78bI keep a folder of email requests folks have sent in, and while looking through it this morning, I noticed quite a few of them asking questions about making shrines. Since this topic is at the front of my brain right now, with the year-long birthday shrine project, plus several pieces of personal art in the works, I thought it might be time to throw a few ideas down on paper.

Shrines are a tough subject for many artists, because they are incredibly personal. A couple of years back, I ran a Yahoo group for shrine makers—it was one of the quietest groups I’ve ever experienced. There just wasn’t much conversation, either about thought process or technique. After six months or so, I closed the group, realizing that shrine making was so individual and personal to each artist that there just wasn’t much common ground for us to discuss. We were there because we built shrines or were interested in building shrines—but the process each of us goes through to get to a finished piece was so difficult to put into words, there just wasn’t anything to talk about.

So, here’s my best description of my process, in general terms. Know that this applies to me, and my work, and may be a complete disaster as a model for your own method of working. If you’re already making shrines, and do it differently—don’t change anything. If you want to make shrines, and find this process doesn’t work for you—develop one that makes sense for your own inner rhythym.

Let’s start with my vague definition of a shrine. Most people immediately connect that word with something either religious or contemplative. I’m not an extremely religious person, nor do I consider myself a particularly deep thinker, so in my work, those things don’t usually come into play. For me, a shrine is a self-contained expression of a single thought or theme. That’s a pretty broad definition that leaves the door open for a variety of interpretations.

I usually start a shrine with a single thought. It might be a general theme—nature is one I seem to address over and over again. It might be something very specific—I recently did a shrine to someone’s wedding day. It might be an image—my Headache Box started out with a vision of a clamped baby doll head, and grew from there.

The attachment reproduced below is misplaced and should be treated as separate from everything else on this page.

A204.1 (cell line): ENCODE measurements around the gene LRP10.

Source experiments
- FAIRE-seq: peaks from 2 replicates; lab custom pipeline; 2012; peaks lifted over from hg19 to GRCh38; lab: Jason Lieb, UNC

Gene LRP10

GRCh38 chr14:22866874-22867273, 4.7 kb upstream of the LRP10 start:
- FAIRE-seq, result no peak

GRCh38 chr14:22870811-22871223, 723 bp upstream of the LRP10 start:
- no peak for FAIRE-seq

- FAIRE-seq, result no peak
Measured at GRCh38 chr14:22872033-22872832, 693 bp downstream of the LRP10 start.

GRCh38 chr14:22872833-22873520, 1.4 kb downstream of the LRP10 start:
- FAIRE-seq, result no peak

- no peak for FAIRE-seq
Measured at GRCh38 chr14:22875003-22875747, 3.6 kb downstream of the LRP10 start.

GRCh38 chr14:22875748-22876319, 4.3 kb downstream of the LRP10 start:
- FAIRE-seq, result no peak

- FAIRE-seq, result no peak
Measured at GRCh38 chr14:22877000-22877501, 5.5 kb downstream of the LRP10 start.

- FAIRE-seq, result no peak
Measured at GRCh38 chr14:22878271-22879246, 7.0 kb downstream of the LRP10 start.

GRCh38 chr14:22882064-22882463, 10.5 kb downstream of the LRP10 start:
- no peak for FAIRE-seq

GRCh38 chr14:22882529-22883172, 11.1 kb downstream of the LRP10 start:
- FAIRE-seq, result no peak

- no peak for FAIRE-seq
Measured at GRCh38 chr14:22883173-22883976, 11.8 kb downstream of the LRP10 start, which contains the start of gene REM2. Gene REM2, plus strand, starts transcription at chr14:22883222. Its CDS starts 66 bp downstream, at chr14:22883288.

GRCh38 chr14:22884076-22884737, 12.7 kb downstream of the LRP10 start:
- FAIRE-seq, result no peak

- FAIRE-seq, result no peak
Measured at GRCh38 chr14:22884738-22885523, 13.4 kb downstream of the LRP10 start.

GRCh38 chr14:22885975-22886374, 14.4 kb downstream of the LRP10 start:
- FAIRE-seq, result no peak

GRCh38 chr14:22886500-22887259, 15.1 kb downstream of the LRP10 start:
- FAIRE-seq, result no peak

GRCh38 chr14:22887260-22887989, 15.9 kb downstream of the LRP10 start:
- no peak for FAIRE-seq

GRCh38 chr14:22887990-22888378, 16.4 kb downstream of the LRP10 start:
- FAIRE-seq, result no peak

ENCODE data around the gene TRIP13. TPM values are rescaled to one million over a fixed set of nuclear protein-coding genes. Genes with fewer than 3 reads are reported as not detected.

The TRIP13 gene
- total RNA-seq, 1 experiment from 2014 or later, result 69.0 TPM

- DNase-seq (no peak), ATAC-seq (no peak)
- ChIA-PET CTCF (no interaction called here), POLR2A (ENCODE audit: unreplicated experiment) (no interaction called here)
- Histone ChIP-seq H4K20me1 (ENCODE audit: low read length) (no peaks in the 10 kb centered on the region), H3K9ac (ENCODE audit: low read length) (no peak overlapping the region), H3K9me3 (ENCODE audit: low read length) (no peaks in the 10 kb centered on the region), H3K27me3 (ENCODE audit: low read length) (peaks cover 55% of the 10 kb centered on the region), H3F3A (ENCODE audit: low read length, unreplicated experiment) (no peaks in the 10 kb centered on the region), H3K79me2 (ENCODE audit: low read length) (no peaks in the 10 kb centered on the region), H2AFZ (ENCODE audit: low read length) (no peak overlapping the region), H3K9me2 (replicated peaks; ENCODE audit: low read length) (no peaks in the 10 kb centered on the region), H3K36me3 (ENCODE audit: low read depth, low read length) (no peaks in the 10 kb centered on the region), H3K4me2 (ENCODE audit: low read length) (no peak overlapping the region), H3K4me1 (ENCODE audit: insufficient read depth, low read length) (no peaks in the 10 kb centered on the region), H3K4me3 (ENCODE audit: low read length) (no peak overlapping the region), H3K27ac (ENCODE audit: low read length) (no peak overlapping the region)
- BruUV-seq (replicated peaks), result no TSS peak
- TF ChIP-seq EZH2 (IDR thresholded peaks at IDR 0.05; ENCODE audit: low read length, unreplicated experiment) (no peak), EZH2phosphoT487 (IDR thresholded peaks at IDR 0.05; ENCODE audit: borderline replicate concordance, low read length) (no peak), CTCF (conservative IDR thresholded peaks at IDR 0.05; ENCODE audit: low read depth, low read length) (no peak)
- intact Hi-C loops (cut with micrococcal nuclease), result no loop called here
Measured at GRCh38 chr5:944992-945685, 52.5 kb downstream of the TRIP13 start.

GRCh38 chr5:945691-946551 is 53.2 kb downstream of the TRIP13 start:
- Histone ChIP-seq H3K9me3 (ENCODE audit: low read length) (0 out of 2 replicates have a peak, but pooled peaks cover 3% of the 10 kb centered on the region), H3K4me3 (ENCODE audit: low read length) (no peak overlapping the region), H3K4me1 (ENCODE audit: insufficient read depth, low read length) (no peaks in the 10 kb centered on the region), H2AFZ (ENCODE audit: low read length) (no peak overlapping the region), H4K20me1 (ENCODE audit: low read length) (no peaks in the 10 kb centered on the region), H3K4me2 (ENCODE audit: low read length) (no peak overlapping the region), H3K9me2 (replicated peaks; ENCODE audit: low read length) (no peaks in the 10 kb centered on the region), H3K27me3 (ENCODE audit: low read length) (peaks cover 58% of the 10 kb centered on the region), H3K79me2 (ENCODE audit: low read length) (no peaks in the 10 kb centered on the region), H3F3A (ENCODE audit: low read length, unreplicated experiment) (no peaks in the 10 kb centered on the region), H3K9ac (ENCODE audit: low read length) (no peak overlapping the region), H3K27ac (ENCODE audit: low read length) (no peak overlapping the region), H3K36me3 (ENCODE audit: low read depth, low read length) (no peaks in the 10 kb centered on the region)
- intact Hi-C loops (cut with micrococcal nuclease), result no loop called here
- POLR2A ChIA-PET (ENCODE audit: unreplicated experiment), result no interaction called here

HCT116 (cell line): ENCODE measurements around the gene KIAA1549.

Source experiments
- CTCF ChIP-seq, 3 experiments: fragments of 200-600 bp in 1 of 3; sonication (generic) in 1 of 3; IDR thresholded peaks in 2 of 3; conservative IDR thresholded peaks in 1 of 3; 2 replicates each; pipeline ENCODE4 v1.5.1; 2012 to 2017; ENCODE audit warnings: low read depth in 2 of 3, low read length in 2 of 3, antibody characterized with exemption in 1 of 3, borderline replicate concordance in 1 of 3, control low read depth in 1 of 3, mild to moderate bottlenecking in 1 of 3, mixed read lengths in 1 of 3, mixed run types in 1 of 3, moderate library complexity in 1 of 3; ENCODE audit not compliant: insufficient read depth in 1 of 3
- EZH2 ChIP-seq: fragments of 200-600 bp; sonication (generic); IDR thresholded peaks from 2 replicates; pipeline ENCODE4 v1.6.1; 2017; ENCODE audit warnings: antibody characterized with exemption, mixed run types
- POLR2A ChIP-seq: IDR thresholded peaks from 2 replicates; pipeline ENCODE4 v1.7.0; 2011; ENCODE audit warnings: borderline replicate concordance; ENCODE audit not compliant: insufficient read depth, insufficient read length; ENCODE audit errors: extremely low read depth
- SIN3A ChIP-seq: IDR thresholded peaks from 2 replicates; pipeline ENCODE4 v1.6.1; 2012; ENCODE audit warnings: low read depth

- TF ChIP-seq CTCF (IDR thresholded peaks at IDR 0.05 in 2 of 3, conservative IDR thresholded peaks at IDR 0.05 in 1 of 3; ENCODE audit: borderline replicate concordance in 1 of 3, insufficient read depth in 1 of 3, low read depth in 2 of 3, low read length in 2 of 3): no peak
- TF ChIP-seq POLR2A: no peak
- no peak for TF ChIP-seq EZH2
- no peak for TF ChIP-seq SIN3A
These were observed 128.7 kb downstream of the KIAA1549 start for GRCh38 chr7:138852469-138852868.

Once I have my jumping off point, I start assembling pieces that might be used in this particular shrine. Pretty early on comes the choice of container, since this usually dictates the size and shape of the contents. I like found containers better than built ones—so, rather than build myself a wood box, I’ll go find one that’s the right size and shape. I do generally lean toward containers with some sort of lid, because I tend to like surprises. Many of my shrines look very different inside than they do on the outside—a prime example of this is Don’t Judge a Book By It’s Cover, which hangs on my living room wall.

With a theme and a container chosen, I really focus on things that flesh out my theme. Using the Headache Box as an example, I looked for things that said pain, or that would convey the idea of hurt. This is the really personal part—what says pain to me may not say pain to anyone else. Sharp, pointy things or the color red might be obvious, but the thought process behind a hornet’s nest or broken mirrors may not be. This part becomes more complicated as we grow as artists, and start developing our own personal symbolism. I tend to blot out any thoughts about what people might think something means, and go on instinct—so, I don’t really care whether broken mirrors mean pain to you, I just care that the broken mirrors felt right to me as I was assembling the Headache Box, and I never once considered setting them aside in favor of something else.

My shrines tend to be pretty packed with stuff. I build a little bit at a time—so, first the major elements are arranged and glued down, and then smaller, less important items are glued around them. I usually keep adding and gluing until the piece feels full, and apply the same weird compositional rules that I do with my collage pieces. I know I’m done when I try to add another piece half a dozen times, and it just seems to throw everything off. Often, I’ll step back from a piece, and feel that it needs something right here—this exact spot is missing something that completes the composition. I’ll generally work that spot forever until I find the right thing to fill it. This is 20 or so years of experience kicking in—my eye is telling me that there’s a dead spot in my composition, and I focusing attention on emptiness rather than the focal point.

OK, enough with the art school stuff—if you want to learn more about composition and leading people’s eyes around on a leash, there are plenty of books on the subject. I won’t attempt to conquer that monster here.

About halfway through the construction process, I usually start thinking about display. How will this shrine be shown once it’s finished? I split evenly between displaying pieces on a tabletop, which requires no extra finishing, and displaying them on the wall, which requires some thought about hanging hardware. Very often, it’s simpler to make this choice before you start filling your container, but sadly, I can’t train myself to do that. If I could just make myself add a hanger to the back of every box before I start, my life would be easier.

That’s all I can think of today. I’m sure I have more to say on this topic—enough that it will probably turn into a book at some point. In the meantime, the majority of my shrines, including the monthly installments from the birthday shrine project, can be found in the galleries.